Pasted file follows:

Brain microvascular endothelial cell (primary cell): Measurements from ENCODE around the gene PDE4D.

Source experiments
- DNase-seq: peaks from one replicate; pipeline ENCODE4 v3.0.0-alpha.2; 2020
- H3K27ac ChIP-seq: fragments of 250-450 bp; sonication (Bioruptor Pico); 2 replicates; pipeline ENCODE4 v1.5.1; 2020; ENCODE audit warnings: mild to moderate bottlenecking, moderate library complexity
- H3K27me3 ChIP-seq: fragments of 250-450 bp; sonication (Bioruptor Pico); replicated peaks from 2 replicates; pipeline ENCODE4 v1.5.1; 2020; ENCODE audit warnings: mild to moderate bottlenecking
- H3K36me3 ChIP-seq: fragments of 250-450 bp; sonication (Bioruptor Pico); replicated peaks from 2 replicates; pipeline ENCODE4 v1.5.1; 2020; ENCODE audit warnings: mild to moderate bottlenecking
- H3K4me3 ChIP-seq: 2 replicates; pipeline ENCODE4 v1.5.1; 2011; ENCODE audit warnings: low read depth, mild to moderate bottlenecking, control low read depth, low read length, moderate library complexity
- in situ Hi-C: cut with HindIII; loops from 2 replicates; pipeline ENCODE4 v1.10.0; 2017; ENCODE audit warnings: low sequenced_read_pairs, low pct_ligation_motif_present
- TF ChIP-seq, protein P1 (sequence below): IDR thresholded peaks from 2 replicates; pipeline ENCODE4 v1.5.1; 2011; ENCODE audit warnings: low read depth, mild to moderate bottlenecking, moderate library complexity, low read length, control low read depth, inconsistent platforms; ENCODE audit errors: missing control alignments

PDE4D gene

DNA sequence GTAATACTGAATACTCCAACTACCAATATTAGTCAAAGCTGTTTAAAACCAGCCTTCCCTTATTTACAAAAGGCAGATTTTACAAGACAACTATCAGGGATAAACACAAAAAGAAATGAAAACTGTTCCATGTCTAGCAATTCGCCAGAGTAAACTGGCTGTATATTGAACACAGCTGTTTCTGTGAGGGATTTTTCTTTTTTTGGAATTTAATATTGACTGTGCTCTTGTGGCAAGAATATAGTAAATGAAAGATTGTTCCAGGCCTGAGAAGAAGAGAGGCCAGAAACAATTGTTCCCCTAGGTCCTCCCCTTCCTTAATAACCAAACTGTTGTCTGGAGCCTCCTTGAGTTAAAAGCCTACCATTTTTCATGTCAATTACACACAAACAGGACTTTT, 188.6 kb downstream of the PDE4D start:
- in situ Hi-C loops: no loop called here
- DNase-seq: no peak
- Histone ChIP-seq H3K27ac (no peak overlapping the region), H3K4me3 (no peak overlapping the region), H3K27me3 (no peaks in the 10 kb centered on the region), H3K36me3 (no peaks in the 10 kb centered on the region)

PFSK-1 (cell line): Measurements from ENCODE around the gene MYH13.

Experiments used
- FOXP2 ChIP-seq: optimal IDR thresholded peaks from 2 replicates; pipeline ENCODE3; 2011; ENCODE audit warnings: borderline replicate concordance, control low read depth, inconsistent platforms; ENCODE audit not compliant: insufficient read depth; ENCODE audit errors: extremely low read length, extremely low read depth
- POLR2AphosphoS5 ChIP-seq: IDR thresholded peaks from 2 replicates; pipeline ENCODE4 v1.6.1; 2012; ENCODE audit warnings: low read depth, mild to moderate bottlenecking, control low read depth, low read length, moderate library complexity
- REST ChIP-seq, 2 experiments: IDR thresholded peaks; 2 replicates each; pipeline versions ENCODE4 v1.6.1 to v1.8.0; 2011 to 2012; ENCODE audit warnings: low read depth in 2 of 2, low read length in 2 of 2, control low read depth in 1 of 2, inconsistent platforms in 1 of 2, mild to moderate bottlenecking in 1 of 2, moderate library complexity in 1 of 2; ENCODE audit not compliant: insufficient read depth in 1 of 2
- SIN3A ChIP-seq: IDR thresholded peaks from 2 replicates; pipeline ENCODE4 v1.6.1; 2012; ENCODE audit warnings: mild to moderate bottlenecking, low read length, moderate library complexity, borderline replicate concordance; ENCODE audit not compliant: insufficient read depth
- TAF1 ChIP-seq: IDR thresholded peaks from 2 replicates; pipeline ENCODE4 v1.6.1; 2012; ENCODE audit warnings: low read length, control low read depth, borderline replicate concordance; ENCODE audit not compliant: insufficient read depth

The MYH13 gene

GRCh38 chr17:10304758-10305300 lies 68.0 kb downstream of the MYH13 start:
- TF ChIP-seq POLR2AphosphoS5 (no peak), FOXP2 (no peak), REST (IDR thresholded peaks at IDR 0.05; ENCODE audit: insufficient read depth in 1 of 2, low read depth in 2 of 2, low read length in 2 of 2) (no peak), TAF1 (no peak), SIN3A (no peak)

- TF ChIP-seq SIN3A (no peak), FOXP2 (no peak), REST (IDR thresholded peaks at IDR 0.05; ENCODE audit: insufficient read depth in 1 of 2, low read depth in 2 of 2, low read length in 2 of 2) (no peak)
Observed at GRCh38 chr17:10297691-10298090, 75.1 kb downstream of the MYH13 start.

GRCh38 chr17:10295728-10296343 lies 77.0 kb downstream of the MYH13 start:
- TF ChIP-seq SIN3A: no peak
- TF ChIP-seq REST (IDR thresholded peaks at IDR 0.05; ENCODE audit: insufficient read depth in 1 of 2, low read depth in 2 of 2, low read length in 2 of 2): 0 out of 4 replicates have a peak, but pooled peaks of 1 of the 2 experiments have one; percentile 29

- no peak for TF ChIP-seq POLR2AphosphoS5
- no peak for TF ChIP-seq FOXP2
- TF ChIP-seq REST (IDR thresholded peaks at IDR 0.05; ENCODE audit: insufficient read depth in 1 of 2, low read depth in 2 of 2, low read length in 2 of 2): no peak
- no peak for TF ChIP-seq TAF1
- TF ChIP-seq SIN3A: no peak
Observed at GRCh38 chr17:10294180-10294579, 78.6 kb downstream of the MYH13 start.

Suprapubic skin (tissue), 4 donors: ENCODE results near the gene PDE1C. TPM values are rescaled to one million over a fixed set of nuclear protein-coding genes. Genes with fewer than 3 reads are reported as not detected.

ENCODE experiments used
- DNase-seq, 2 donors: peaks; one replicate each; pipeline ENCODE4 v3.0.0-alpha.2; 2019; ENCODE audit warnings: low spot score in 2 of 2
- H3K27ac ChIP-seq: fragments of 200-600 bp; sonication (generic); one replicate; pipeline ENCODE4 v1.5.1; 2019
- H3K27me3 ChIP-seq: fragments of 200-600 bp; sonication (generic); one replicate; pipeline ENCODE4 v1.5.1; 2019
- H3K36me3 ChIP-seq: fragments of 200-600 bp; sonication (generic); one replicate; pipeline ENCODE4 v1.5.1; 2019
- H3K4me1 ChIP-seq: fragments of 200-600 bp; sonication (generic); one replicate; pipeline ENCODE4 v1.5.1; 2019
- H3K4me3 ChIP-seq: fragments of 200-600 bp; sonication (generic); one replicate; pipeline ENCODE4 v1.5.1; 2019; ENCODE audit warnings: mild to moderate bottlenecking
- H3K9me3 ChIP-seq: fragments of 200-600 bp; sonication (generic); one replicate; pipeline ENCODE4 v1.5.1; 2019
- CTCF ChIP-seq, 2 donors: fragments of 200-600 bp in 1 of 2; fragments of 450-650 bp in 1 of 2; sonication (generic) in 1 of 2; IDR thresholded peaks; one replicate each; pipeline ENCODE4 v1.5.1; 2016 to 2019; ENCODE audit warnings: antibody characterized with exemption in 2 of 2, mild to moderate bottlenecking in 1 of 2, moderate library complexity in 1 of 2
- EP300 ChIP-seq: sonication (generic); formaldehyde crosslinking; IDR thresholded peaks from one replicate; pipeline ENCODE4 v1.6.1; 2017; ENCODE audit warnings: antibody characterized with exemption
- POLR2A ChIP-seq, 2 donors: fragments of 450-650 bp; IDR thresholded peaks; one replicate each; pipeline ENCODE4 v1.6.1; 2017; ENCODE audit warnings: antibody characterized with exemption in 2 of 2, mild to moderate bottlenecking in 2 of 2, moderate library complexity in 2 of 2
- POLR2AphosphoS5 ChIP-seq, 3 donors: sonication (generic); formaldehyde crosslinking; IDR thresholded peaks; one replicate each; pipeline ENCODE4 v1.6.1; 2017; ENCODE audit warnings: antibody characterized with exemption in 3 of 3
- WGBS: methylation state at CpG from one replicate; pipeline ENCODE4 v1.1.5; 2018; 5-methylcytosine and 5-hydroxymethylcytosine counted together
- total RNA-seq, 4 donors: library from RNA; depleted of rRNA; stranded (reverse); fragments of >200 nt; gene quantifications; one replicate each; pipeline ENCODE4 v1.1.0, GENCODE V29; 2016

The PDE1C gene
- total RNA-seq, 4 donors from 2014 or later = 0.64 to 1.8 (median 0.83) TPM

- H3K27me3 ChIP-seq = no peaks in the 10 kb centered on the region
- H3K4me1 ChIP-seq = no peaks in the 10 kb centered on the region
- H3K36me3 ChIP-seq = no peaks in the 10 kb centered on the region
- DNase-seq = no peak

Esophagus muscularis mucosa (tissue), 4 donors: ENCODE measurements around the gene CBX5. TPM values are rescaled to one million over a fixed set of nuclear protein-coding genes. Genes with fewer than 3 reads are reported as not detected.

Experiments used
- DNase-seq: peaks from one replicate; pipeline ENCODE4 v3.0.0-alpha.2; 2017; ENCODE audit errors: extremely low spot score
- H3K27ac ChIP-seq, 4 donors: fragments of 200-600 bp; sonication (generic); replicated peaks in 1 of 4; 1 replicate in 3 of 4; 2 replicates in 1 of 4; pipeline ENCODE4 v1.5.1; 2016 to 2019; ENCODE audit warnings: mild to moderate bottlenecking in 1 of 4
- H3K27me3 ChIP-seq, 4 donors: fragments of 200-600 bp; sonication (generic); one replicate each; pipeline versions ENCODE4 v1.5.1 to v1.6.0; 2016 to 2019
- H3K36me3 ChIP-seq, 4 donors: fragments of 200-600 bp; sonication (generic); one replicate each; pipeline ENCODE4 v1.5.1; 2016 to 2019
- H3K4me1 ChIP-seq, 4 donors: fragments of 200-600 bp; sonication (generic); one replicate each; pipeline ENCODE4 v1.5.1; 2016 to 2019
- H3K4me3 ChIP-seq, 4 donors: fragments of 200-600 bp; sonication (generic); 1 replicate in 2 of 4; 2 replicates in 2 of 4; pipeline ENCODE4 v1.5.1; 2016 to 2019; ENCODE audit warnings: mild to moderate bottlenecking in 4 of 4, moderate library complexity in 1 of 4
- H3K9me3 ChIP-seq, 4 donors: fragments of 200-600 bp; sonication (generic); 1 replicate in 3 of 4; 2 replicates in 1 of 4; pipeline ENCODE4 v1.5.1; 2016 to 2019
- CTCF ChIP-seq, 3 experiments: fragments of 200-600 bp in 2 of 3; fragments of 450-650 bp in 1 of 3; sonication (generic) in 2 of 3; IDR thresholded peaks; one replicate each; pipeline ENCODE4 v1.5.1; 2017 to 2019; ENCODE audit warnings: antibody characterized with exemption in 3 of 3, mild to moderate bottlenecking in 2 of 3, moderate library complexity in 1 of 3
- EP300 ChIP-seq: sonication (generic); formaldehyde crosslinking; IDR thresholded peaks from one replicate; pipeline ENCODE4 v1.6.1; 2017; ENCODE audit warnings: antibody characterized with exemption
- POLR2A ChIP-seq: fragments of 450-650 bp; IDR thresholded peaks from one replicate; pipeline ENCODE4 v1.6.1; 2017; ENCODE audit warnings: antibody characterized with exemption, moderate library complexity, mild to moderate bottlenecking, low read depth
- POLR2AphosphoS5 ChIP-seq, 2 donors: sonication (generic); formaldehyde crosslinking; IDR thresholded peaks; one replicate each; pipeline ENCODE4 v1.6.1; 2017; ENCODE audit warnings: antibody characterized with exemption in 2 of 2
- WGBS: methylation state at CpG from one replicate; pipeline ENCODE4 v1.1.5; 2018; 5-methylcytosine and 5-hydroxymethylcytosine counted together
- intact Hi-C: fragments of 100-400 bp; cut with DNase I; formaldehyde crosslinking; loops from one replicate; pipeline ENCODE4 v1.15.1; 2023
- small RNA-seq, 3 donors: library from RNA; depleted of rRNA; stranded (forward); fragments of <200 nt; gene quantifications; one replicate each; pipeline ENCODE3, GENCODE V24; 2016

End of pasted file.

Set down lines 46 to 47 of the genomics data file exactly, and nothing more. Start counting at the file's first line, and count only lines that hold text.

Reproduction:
- EP300 ChIP-seq: sonication (generic); formaldehyde crosslinking; IDR thresholded peaks from one replicate; pipeline ENCODE4 v1.6.1; 2017; ENCODE audit warnings: antibody characterized with exemption
- POLR2A ChIP-seq, 2 donors: fragments of 450-650 bp; IDR thresholded peaks; one replicate each; pipeline ENCODE4 v1.6.1; 2017; ENCODE audit warnings: antibody characterized with exemption in 2 of 2, mild to moderate bottlenecking in 2 of 2, moderate library complexity in 2 of 2